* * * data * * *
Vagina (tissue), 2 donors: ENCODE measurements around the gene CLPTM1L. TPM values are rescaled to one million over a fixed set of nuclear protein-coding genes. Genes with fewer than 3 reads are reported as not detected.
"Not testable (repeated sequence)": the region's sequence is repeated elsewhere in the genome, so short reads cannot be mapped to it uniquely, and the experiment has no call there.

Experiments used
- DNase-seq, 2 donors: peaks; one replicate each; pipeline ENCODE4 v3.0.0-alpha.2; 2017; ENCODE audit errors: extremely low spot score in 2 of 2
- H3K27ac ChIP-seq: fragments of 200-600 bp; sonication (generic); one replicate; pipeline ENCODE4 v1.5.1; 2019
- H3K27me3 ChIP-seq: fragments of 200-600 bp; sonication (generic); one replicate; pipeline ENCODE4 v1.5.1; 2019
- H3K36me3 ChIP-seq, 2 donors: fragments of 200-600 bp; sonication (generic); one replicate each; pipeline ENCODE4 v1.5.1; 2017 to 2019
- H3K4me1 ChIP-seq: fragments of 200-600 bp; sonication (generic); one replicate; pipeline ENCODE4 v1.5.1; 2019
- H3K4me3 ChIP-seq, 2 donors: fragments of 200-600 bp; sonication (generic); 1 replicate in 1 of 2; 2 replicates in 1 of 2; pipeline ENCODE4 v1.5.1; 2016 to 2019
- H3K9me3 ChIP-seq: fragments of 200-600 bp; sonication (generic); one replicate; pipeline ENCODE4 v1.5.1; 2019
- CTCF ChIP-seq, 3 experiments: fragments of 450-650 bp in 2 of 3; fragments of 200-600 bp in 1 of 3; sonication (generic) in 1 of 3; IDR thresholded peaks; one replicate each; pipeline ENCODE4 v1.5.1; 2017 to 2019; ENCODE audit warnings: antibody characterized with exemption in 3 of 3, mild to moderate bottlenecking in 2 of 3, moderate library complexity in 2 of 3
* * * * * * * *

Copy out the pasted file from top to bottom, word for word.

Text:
Vagina (tissue), 2 donors: ENCODE measurements around the gene CLPTM1L. TPM values are rescaled to one million over a fixed set of nuclear protein-coding genes. Genes with fewer than 3 reads are reported as not detected.
"Not testable (repeated sequence)": the region's sequence is repeated elsewhere in the genome, so short reads cannot be mapped to it uniquely, and the experiment has no call there.

Experiments used
- DNase-seq, 2 donors: peaks; one replicate each; pipeline ENCODE4 v3.0.0-alpha.2; 2017; ENCODE audit errors: extremely low spot score in 2 of 2
- H3K27ac ChIP-seq: fragments of 200-600 bp; sonication (generic); one replicate; pipeline ENCODE4 v1.5.1; 2019
- H3K27me3 ChIP-seq: fragments of 200-600 bp; sonication (generic); one replicate; pipeline ENCODE4 v1.5.1; 2019
- H3K36me3 ChIP-seq, 2 donors: fragments of 200-600 bp; sonication (generic); one replicate each; pipeline ENCODE4 v1.5.1; 2017 to 2019
- H3K4me1 ChIP-seq: fragments of 200-600 bp; sonication (generic); one replicate; pipeline ENCODE4 v1.5.1; 2019
- H3K4me3 ChIP-seq, 2 donors: fragments of 200-600 bp; sonication (generic); 1 replicate in 1 of 2; 2 replicates in 1 of 2; pipeline ENCODE4 v1.5.1; 2016 to 2019
- H3K9me3 ChIP-seq: fragments of 200-600 bp; sonication (generic); one replicate; pipeline ENCODE4 v1.5.1; 2019
- CTCF ChIP-seq, 3 experiments: fragments of 450-650 bp in 2 of 3; fragments of 200-600 bp in 1 of 3; sonication (generic) in 1 of 3; IDR thresholded peaks; one replicate each; pipeline ENCODE4 v1.5.1; 2017 to 2019; ENCODE audit warnings: antibody characterized with exemption in 3 of 3, mild to moderate bottlenecking in 2 of 3, moderate library complexity in 2 of 3